Just over a year ago a croak went out from a sick bed just after Christmas–for Chicken Broth!
( The bones of Richard the Third may be trying to communicate the same request, after being so rudely disturbed from their place of eternal rest under a car park in Leicester, England–
A broth, a broth my kingdom for a broth!–[Blow the horse!])
Now Meredith is laid up again with a nasty cold–not surprising after our breathless ten days in the States.
As ’tis the very season of snuffles and croaks–here again is last year’s post on a traditional remedy to ease the discomfort.
“Horses for courses”–chicken for chills!
“Please–just some broth today!” was the request this morning from the sick bed.
Poor Meredith has been fighting the lurgy since Christmas Day.
Not a person to give in lightly to a tickle in the throat she has been up and back to bed all week.
We were bucked up last night by watching the original Shrek film, which I hadn’t seen.
It is high in the chuckle factor and almost as good a tonic as a bowl of chicken soup.
But this morning after a troublesome night it has to be the real thing–so here goes!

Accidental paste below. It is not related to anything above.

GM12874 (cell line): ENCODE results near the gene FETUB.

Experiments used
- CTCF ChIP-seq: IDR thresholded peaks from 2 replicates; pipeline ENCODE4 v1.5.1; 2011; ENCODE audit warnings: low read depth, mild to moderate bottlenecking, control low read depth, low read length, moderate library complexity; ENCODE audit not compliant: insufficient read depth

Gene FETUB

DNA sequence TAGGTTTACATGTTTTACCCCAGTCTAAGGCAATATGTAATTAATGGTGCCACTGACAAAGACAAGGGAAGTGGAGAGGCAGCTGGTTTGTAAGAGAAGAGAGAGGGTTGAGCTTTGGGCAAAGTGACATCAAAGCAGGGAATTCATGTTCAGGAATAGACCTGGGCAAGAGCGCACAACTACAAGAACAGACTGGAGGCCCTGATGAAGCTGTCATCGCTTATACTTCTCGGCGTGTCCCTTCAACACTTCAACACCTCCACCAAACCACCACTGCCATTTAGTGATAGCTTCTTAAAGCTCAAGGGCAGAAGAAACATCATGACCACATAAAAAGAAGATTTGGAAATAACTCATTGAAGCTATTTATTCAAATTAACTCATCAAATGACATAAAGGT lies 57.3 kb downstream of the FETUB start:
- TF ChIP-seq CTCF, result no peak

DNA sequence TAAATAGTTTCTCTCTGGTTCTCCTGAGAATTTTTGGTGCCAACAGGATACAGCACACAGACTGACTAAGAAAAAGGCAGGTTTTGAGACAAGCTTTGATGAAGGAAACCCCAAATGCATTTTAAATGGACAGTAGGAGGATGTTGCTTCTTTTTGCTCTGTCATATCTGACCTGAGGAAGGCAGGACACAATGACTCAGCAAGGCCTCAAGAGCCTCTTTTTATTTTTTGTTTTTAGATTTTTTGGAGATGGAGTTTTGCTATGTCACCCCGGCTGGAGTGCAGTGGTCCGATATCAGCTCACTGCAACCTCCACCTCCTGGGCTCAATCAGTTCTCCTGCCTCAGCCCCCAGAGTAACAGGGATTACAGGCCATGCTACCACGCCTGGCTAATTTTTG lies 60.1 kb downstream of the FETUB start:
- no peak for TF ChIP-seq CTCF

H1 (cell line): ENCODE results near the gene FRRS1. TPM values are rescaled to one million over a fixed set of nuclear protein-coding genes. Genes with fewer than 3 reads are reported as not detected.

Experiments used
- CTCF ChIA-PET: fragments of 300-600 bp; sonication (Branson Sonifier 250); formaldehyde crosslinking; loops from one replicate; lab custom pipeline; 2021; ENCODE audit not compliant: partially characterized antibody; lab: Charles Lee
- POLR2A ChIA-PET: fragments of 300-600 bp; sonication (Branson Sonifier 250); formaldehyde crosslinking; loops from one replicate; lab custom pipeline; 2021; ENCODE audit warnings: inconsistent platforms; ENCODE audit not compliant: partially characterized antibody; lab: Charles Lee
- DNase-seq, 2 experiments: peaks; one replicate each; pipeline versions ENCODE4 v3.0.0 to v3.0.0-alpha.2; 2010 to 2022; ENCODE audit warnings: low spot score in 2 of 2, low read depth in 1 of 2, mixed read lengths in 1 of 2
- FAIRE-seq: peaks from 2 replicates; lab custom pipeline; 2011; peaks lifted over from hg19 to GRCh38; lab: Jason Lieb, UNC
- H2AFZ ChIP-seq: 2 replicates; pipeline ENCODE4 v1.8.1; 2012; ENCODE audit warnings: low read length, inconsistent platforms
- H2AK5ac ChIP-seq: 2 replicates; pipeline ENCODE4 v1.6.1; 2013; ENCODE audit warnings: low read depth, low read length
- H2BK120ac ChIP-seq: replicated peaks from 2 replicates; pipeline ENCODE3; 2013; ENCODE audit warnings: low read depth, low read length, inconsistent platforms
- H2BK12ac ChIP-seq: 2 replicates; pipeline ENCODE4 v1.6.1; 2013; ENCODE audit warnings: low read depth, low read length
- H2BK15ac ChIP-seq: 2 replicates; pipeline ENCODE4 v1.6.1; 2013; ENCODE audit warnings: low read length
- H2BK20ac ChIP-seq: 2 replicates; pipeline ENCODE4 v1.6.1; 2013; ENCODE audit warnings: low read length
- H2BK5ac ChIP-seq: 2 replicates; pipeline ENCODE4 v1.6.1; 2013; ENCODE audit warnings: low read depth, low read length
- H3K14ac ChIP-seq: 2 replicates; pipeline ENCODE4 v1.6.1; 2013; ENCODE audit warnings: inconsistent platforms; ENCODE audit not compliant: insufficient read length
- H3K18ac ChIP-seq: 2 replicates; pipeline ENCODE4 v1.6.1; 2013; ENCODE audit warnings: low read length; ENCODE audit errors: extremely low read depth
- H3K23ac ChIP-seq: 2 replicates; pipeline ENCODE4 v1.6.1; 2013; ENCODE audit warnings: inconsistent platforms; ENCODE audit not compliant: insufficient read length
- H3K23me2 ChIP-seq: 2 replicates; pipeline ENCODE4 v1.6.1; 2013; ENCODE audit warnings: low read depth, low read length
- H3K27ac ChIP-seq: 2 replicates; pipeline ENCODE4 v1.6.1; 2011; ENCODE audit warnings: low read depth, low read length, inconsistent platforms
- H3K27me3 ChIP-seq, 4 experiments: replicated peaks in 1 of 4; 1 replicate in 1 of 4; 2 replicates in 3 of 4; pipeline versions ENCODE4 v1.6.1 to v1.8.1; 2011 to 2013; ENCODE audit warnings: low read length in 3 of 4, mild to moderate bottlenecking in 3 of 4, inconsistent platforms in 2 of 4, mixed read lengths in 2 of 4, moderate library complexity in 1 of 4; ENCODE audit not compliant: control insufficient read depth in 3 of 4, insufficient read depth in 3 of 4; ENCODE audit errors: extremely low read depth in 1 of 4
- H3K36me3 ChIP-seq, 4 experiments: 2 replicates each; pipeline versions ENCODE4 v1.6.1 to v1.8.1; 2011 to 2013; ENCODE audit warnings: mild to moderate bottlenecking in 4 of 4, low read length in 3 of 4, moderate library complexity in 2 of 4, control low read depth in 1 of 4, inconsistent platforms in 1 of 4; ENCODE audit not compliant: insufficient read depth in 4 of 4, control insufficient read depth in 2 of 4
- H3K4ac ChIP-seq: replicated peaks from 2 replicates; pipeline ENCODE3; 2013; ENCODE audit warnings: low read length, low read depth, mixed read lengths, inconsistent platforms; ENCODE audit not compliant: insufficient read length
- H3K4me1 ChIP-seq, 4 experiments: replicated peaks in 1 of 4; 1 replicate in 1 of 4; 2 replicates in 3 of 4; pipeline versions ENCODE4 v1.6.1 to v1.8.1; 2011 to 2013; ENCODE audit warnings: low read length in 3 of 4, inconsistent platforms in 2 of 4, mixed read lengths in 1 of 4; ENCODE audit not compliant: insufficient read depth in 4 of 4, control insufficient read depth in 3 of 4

I put in a large pot:
2 sticks of celery–roughly chopped
the outer parts of a fennel bulb–roughly chopped
1 onion–peeled and roughly chopped
1 small garlic bulb–with the top sliced off
3 bay leaves
a couple of parsley sprigs
a couple of slices of fresh ginger
a few peppercorns
3 pints of organic vegetable stock–from cubes and
the kitchen sink (only kidding!).
I bring these slowly up to the simmer–while feeding Beau a little cat milk and reassuring the patient that broth will be ready at the end of a brief snooze–cover it and leave it to bubble for an hour and a half.
Then I remove the cooked(out) vegetables with a slotted spoon and
add a cut up carrot,
half a cut up fennel bulb and
some broccoli and
cook on until they soften and serve them with the broth.
Now, not meaning any disrespect to “grandma’s” traditional cure-all remedy–especially not as in a few days I shall reach the traditional “alloted span” and so must watch my tongue–I always find this broth/soup less than more-ish. So what am I doing wrong?
(Our friend Charlotte suggests plenty of leeks and some nutmeg!)
Nevertheless the patient said she was happy with the outcome, but advised that the broth be refridgerated overnight for the fat to rise, be skimmed off and the soup to be reheated.
The pot is coming to a simmer as I write and will be ready, I hope, for a soothing supper for the sufferer.
Good enough for a King too I hope–if he can get himself together!